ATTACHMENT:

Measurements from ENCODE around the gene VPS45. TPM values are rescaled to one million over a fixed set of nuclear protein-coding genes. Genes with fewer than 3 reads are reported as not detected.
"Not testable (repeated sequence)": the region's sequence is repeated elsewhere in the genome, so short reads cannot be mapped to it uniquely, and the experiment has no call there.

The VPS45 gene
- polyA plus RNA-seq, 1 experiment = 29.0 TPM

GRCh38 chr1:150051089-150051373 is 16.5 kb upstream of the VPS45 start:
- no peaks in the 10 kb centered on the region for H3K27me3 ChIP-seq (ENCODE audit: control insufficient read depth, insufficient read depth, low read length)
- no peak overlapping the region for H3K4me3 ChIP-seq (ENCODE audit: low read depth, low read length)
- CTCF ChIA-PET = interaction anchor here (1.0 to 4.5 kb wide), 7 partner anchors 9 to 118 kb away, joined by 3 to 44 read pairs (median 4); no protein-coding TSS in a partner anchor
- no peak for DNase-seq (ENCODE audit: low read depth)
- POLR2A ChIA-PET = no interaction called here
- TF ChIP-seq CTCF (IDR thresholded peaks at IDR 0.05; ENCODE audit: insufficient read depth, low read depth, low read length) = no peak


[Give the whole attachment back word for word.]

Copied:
Measurements from ENCODE around the gene VPS45. TPM values are rescaled to one million over a fixed set of nuclear protein-coding genes. Genes with fewer than 3 reads are reported as not detected.
"Not testable (repeated sequence)": the region's sequence is repeated elsewhere in the genome, so short reads cannot be mapped to it uniquely, and the experiment has no call there.

The VPS45 gene
- polyA plus RNA-seq, 1 experiment = 29.0 TPM

GRCh38 chr1:150051089-150051373 is 16.5 kb upstream of the VPS45 start:
- no peaks in the 10 kb centered on the region for H3K27me3 ChIP-seq (ENCODE audit: control insufficient read depth, insufficient read depth, low read length)
- no peak overlapping the region for H3K4me3 ChIP-seq (ENCODE audit: low read depth, low read length)
- CTCF ChIA-PET = interaction anchor here (1.0 to 4.5 kb wide), 7 partner anchors 9 to 118 kb away, joined by 3 to 44 read pairs (median 4); no protein-coding TSS in a partner anchor
- no peak for DNase-seq (ENCODE audit: low read depth)
- POLR2A ChIA-PET = no interaction called here
- TF ChIP-seq CTCF (IDR thresholded peaks at IDR 0.05; ENCODE audit: insufficient read depth, low read depth, low read length) = no peak